The price per carat does not increase smoothly with increasing size. Instead, there are sharp jumps around milestone carat weights, as demand is much higher for diamonds weighing just more than a milestone than for those weighing just less. As an example, a 0.95 carat diamond may have a significantly lower price per carat than a comparable 1.05 carat diamond, because of differences in demand.
Diamonds do not show all of their beauty as rough stones; instead, they must be cut and polished to exhibit the characteristic fire and brilliance that diamond gemstones are known for. Diamonds are cut into a variety of shapes that are generally designed to accentuate these features.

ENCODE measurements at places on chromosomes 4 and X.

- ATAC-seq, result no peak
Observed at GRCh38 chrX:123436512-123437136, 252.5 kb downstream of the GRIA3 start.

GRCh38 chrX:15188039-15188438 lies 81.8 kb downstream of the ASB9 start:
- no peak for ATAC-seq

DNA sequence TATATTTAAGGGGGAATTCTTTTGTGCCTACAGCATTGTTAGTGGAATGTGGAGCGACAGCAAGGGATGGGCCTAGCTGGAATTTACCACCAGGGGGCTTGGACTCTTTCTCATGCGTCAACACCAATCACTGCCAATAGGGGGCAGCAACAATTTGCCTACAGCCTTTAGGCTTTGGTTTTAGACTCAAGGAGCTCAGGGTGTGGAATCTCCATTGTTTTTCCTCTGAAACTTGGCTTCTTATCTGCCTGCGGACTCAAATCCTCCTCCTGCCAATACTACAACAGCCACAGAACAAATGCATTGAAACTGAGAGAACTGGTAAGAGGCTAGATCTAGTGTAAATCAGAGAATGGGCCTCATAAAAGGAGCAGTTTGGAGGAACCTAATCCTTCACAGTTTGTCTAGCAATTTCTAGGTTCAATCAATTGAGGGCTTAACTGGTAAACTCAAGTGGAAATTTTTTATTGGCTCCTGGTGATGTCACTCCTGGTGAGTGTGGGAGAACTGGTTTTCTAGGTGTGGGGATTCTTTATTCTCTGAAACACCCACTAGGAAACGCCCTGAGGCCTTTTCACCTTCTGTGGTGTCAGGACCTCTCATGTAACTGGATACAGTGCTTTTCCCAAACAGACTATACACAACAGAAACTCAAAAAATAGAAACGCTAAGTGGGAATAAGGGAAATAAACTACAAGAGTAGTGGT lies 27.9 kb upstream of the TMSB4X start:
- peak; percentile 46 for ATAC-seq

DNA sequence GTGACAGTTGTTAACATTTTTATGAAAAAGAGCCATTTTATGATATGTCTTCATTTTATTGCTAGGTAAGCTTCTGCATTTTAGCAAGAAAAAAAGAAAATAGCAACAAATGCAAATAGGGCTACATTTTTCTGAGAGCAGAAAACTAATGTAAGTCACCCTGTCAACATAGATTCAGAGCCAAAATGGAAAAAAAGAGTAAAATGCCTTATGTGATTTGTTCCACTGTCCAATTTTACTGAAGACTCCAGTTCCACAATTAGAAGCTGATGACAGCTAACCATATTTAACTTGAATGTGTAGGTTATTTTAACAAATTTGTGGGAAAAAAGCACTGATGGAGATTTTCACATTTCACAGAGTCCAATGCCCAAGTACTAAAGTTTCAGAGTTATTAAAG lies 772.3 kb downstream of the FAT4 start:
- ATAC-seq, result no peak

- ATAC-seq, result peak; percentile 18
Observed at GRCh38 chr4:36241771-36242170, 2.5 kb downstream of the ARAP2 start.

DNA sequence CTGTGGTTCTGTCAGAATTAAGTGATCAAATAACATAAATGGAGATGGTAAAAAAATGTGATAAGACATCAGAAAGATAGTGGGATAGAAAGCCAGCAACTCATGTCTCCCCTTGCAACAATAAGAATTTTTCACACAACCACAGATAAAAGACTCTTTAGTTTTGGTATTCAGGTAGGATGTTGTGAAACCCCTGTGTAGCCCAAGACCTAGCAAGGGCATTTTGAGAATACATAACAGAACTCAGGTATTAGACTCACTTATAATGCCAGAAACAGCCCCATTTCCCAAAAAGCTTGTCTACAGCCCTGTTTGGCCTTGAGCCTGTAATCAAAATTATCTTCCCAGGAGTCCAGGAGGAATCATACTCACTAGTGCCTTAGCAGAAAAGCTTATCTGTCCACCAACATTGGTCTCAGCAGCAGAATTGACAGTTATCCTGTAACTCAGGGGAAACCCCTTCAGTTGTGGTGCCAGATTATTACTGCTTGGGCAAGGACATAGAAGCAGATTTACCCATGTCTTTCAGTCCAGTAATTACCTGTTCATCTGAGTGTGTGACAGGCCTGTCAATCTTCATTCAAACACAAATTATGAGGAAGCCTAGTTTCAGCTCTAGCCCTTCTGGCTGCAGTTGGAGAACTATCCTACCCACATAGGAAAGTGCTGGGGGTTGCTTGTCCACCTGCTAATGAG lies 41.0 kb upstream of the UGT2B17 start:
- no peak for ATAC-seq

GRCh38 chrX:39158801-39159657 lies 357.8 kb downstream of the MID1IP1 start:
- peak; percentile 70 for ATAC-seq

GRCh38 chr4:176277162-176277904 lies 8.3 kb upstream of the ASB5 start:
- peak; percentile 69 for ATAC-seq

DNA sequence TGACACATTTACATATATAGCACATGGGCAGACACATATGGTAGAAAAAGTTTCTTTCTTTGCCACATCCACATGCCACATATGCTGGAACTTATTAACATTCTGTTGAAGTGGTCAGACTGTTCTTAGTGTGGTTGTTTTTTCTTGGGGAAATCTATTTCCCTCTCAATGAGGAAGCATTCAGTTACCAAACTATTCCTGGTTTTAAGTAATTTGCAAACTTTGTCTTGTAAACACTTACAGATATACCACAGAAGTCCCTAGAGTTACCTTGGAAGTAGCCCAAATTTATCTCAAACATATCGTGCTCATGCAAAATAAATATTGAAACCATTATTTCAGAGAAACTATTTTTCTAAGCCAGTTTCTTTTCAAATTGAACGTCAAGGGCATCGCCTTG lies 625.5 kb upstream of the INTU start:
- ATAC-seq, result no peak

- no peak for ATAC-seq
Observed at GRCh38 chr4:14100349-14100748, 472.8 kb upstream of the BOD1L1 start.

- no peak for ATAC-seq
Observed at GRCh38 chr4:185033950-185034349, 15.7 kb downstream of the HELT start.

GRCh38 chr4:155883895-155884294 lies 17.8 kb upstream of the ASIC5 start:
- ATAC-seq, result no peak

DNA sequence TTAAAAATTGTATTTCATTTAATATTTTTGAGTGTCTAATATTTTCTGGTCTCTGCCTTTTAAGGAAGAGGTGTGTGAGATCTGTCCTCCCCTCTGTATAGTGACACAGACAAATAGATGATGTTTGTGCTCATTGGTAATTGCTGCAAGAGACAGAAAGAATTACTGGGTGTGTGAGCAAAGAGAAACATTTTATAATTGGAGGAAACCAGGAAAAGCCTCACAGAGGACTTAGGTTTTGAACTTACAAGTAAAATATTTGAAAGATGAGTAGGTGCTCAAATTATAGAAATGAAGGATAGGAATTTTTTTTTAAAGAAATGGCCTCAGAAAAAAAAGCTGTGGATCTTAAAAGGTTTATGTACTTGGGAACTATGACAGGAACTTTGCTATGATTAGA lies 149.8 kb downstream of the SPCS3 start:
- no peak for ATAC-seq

There are a wide variety of shapes, or cutting styles, and there are even variations in cutting style for every shape. The more popular shapes for diamonds are: round brilliant (the most sparkly), princess, emerald, oval, radiant, marquise, pear, triangular (or trillion) and square emerald (asscher). The less common and more expensive diamonds are the star and crescent-shaped diamonds.
Diamond Grading Reports
At Orsini I try and always source diamonds with a credible certification, especially when over 0.5 carats.
Sarah Hutchings, the Director at Orsini Fine Jewellery, has been trained through GIA as well as having her practical Diamond Grading Certificate through the GAA.
I hope this basic diamond information has been helpful. The most exciting part is seeing the diamonds in real life! Sarah can get diamonds on appro for you to view in her Auckland, NZ showroom so phone if you would like to book a diamond consultation with Sarah or the team at Orsini Fine Jewellery. Ph 09 3543115.